REVIEW: A Quiet Place Part II (2021)

quietplace2_posterJohn Krasinski’s exceptional horror film A Quiet Place (2018) finally gets its well-deserved sequel in this beautifully effective follow-up. Extending the original’s storyline in a smooth and efficient manner, it also does an admirable job of adding depth and character development to the first film’s survivors. If there is one outcome mostly likely from this second effort, it is that Part III must surely be on the horizon.

After Lee Abbott (John Krasinski) dies saving his family, Evelyn (Emily Blunt) her children Regan (Millicent Simmonds) and Marcus (Noah Jupe), and her newborn baby move on to find fresh shelter from the sound-sensitive creatures that have flooded the country. They soon meet fellow survivor Emmett (Cillian Murphy) – but he does not seem as happy to see them as they are him.

To a large extent, the quality of Part II simply matches the quality of the original film. After a prologue sequence set prior to the first Quiet Place, events pick up pretty much immediately where they had been left off: a father dead, but his family now armed with a means of disorientating and killing the savage alien invaders that have been hunting them down. It is a textbook sequel, in that it brings the audience all of the aspects that made the original successful and simply advances or twists those elements to provide new material. While there has been a change of cinematographer and writing team (Krasinski working on his own this time around), the sound designers remain the same – and the film closely follows the visual and auditory rules that the first film set up. It is very much an ‘if it ain’t broke, don’t fix it’ approach that might disappoint viewers seeking a genuine advance or change, but which guarantees satisfaction for the bulk of the audience – myself included.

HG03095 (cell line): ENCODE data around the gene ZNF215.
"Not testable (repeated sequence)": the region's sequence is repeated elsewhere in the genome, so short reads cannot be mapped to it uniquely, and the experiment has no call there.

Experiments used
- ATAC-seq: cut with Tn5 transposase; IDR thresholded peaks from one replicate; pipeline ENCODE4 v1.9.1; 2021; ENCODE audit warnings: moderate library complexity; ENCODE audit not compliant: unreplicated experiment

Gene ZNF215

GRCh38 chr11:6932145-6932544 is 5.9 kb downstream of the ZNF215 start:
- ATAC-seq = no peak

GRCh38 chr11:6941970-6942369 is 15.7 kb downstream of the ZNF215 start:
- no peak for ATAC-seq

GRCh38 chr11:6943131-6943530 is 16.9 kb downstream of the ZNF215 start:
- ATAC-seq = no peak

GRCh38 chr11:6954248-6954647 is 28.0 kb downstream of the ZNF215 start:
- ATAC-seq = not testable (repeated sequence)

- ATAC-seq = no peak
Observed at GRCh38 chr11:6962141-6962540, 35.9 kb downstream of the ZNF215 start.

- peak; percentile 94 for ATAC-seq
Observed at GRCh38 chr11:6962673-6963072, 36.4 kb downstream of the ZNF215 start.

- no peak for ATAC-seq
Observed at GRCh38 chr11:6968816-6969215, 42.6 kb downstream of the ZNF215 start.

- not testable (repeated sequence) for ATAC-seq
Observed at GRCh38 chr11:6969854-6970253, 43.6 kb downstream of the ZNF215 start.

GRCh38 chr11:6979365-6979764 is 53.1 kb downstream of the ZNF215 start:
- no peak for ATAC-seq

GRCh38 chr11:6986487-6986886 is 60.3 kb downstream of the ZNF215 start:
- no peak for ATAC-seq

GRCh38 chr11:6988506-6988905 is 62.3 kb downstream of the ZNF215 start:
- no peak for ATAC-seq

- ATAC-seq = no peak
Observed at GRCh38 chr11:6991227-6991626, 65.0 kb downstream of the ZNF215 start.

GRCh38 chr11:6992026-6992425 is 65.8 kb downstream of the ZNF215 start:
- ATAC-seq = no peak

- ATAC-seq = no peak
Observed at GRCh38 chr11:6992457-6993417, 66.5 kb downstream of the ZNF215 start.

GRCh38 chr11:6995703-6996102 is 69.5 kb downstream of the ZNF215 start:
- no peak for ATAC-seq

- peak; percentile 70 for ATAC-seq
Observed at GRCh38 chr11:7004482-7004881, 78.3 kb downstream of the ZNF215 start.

Krasinski’s screenplay does a solid job of taking the less obvious story route at key moments. People that might seem untrustworthy subvert expectations, and incidents that feel like they are going to dominate the plot end in unexpected directions. The tendency to cut out of action and thrill sequences quickly remains, and ensures both ongoing suspense and an enjoyable pace. At 97 minutes in total, Part II is a strong case for shorter feature films. It is worth admiring how much the film packs into that hour-and-a-half as well. The world is expanded and developed, background detail is filled in, and characters receive a better focus than they received the first time around.

While Cillian Murphy is a strong addition to the cast, this is ultimately Millicent Simmonds’ movie. Regan is given the lion’s share of action and story, and the film continues to make excellent use of both actor and character’s deafness in telling the story. Without her father to guide and protect her, Regan is forced to mature significantly; this is as much a story about transitioning into adulthood as it is a suspenseful horror movie. Simmonds is absolutely up to the task as well, delivering some strong and deeply effective acting in the role. I felt she was the first film’s most valuable asset, and that has clearly been recognised here. By contrast, Emily Blunt feels slightly under-used as Evelyn. This is very much a film focused on the younger generation.

This is a hugely entertaining slice of suspense-based horror, and does exactly what you want a good sequel to do. Fans of the first Quiet Place will not need encouragement to check it out. Anyone new to the series will want to check out both.

A Quiet Place Part II officially opens in Australian cinemas this Thursday, 27 May 2021.

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